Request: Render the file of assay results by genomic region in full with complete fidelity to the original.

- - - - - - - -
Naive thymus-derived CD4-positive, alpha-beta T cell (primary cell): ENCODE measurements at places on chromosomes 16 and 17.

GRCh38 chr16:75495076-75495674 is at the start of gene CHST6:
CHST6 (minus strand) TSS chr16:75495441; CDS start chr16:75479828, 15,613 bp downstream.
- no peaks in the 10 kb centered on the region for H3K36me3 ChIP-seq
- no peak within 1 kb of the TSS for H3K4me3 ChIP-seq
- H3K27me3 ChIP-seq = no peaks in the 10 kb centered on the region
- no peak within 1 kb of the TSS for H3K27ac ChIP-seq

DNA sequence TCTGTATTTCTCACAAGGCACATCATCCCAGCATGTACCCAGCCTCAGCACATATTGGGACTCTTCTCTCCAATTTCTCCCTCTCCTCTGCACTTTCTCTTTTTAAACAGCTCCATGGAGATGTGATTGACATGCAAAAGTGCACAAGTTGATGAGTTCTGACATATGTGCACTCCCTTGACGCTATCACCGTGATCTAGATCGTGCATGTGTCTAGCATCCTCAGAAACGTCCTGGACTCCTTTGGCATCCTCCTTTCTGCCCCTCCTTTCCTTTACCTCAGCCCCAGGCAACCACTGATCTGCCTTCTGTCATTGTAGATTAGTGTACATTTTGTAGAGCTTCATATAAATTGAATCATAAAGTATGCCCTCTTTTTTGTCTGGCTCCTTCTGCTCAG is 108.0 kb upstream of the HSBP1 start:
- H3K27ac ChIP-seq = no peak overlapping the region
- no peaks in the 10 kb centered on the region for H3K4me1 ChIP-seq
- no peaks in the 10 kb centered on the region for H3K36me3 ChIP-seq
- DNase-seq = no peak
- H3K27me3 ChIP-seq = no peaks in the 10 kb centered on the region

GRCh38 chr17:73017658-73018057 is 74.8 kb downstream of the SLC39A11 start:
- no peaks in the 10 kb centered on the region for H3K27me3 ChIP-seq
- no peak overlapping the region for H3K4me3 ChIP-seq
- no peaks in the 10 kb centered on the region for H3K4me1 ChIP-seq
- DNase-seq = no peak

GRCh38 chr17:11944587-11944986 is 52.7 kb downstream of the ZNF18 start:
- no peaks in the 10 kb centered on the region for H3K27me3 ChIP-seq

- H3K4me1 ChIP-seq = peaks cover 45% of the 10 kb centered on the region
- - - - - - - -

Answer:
Naive thymus-derived CD4-positive, alpha-beta T cell (primary cell): ENCODE measurements at places on chromosomes 16 and 17.

GRCh38 chr16:75495076-75495674 is at the start of gene CHST6:
CHST6 (minus strand) TSS chr16:75495441; CDS start chr16:75479828, 15,613 bp downstream.
- no peaks in the 10 kb centered on the region for H3K36me3 ChIP-seq
- no peak within 1 kb of the TSS for H3K4me3 ChIP-seq
- H3K27me3 ChIP-seq = no peaks in the 10 kb centered on the region
- no peak within 1 kb of the TSS for H3K27ac ChIP-seq

DNA sequence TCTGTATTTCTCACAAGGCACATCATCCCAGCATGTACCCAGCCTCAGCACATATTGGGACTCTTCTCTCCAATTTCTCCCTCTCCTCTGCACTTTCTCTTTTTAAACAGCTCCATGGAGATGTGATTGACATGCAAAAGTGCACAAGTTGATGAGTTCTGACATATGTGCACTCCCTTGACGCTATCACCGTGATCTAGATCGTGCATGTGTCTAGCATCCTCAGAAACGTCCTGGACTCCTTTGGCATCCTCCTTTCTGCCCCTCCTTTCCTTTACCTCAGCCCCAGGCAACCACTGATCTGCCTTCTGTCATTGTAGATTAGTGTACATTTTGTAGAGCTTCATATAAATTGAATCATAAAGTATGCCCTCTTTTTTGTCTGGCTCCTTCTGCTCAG is 108.0 kb upstream of the HSBP1 start:
- H3K27ac ChIP-seq = no peak overlapping the region
- no peaks in the 10 kb centered on the region for H3K4me1 ChIP-seq
- no peaks in the 10 kb centered on the region for H3K36me3 ChIP-seq
- DNase-seq = no peak
- H3K27me3 ChIP-seq = no peaks in the 10 kb centered on the region

GRCh38 chr17:73017658-73018057 is 74.8 kb downstream of the SLC39A11 start:
- no peaks in the 10 kb centered on the region for H3K27me3 ChIP-seq
- no peak overlapping the region for H3K4me3 ChIP-seq
- no peaks in the 10 kb centered on the region for H3K4me1 ChIP-seq
- DNase-seq = no peak

GRCh38 chr17:11944587-11944986 is 52.7 kb downstream of the ZNF18 start:
- no peaks in the 10 kb centered on the region for H3K27me3 ChIP-seq

- H3K4me1 ChIP-seq = peaks cover 45% of the 10 kb centered on the region